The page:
ChromeOS 120 is equipped with some rather useful productivity features

Acer Chromebook Spin 714
(Image credit: Andrew Myrick / Android Central)

What you need to know

  • Google has started rolling out ChromeOS 120 to Chromebooks and Chromeboxes.
  • The update includes a variety of productivity enhancements, such as a new Virtual Desks button that appears in the shelf.
  • ChromeOS 120 also brings "Nearby Share Self Share," offering "seamless sharing between a user's devices."

Now that everyone is mostly back to work after the holiday break, Google is hitting the ground running. If you found one of the best Chromebooks under the Christmas tree, there's already a new update available as ChromeOS 120 is rolling out.

Besides the normal bug fixes, ChromeOS 120 has a couple of new features aimed at making your life just a little bit easier. The first new feature is especially handy for those who rely on multiple virtual desks. When using more than one virtual desk, a new button will appear to the left of your pinned apps in the Shelf.

Clicking the button will show an overview of the available virtual desks, allowing you to either switch to an existing desk or create a new one. The overview is particularly useful, as it gives you a glimpse of what apps or windows that are open on each virtual desk. However, ChromeOS 120 also lets you switch between virtual desks simply by hovering over the new button and clicking the right or left arrow.

The other major feature that is now available with ChromeOS 120 is named "Nearby Share Self Share." Nearby Share was first introduced to Chromebooks back in 2021 with the release of ChromeOS 91, and it's been available on Android since 2020. Since then, Google has been working on different ways to improve the reliability and usefulness when trying to share files, photos, and more between Chromebooks and Android.

With Nearby Share Self Share, Google explains that "transfers will automatically be accepted when Nearby Sharing with any Android or ChromeOS device that is logged into the same Google account, even when the other device's screen is off." While that all sounds great, and it seems to work pretty well, we're left wondering just how long Google will be sticking with the Nearby Share branding.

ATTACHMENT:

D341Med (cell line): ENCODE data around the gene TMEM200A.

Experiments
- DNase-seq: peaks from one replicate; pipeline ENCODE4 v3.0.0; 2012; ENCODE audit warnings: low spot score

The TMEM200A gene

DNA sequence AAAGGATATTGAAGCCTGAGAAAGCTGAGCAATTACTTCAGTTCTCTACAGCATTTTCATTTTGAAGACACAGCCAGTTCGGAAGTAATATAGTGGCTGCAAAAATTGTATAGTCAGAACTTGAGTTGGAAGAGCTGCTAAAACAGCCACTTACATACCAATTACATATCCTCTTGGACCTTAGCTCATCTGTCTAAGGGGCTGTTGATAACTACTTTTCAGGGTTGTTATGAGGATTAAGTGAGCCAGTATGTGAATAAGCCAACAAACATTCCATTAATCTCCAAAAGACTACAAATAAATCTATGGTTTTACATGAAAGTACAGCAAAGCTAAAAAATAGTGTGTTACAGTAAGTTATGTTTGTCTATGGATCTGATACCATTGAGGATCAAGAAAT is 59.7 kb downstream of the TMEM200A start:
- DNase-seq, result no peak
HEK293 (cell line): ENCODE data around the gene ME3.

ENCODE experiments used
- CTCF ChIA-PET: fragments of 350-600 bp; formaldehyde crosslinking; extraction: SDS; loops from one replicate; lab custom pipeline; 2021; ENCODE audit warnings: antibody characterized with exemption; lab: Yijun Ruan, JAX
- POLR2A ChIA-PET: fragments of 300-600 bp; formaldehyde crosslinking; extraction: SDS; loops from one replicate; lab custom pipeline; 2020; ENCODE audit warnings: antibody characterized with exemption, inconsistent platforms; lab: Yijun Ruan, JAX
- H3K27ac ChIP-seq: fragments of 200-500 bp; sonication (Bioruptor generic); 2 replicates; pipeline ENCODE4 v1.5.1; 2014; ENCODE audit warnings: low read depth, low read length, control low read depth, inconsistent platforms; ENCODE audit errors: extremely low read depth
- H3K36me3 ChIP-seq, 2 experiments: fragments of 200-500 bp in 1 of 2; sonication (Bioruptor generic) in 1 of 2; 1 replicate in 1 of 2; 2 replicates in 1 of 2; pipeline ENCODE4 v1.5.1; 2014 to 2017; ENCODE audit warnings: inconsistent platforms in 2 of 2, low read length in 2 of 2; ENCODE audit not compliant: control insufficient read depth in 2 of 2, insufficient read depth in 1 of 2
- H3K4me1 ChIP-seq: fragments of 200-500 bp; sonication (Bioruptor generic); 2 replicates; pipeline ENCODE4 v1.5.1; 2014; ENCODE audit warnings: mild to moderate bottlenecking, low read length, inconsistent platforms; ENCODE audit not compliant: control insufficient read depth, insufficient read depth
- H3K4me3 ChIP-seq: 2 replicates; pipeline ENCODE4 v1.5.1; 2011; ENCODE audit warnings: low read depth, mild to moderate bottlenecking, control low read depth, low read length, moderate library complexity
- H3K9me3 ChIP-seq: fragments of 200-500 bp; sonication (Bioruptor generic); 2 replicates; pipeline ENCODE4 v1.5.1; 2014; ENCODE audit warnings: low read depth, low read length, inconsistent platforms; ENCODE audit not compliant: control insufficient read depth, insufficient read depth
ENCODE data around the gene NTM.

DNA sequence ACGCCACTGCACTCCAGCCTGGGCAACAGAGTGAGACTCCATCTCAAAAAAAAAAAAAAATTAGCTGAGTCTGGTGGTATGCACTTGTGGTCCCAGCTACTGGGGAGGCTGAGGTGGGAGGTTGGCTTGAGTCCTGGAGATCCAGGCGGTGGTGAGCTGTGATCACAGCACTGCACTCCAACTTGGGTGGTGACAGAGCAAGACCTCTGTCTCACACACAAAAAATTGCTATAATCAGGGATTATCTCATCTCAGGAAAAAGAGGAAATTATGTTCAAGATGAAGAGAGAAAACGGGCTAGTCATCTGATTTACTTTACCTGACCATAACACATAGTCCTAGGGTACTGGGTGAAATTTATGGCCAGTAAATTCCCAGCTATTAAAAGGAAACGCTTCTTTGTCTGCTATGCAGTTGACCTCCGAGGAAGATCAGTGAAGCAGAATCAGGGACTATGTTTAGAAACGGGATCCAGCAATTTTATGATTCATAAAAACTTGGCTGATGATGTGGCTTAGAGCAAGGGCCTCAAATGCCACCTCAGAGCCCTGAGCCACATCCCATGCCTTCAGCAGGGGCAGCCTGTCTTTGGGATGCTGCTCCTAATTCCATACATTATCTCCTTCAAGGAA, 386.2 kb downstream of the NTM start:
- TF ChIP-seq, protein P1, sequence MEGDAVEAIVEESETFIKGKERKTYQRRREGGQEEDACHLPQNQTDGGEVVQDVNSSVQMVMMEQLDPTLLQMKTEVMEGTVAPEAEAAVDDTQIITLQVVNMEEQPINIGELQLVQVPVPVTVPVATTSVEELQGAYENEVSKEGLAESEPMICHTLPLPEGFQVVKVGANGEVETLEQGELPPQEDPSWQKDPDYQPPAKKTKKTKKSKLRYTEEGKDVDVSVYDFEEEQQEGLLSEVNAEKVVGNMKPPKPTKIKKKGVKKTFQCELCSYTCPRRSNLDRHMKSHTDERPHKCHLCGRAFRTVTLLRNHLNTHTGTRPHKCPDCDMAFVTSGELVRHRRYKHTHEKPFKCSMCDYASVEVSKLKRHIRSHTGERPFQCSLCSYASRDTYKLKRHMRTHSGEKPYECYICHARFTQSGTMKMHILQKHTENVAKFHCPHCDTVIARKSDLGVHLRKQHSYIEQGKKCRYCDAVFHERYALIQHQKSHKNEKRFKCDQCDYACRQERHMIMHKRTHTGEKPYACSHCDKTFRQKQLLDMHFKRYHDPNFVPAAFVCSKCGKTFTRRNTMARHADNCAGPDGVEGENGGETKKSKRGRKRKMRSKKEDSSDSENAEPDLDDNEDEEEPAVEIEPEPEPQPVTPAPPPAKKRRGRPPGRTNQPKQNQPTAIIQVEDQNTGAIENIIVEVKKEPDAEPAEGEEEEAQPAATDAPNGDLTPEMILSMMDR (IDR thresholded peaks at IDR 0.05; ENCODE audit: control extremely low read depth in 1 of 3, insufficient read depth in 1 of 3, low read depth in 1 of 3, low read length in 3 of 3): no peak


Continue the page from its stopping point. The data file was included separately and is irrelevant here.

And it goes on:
Recently, a leak revealed that Google is rebranding "Nearby Share" to "Quick Share," which is the same branding used by Samsung for its own file-sharing service. The expectation is that Google and Samsung are working together to improve the file-sharing experience across all Android devices. Considering that both Quick Share and Nearby Share are essentially the same, this merger would help to clean the convoluted mess that appears when trying to share files on Samsung phones.

Those are the two features that you'll probably notice sooner than the other two that were discovered by About Chromebooks. Google has been working on providing users with more customization options, and ChromeOS 120 adds a couple of new settings panels.

The first of which is the ability to customize your keyboard, but we're not talking about adjusting the RGB. Instead, there's a new option within the Keyboard settings, that lets you customize actions and shortcuts for different keys. For instance, if you want an easier way to invoke Assistant on your Chromebook, you can swap out the Launcher action with the Everything key.

Customize Keyboard Keys in ChromeOS 120

(Image credit: Android Central)

As for the other customization options, Google is now giving you more control over your external mouse settings. From here, you're able to customize and change both the cursor and scrolling settings for your mouse. The only "catch" is that this will obviously only work if you have an external mouse actively connected to your Chromebook.

External mouse settings in ChromeOS 120

(Image credit: Android Central)

Nevertheless, ChromeOS 120 is rolling out to many of the best Chromebooks, and chances are, the update is already waiting for you in the Settings app.

Andrew Myrick
Senior Editor - Chromebooks and tablets

Andrew Myrick is a Senior Editor at Android Central. He enjoys everything to do with technology, including tablets, smartphones, and everything in between. Perhaps his favorite past-time is collecting different headphones, even if they all end up in the same drawer.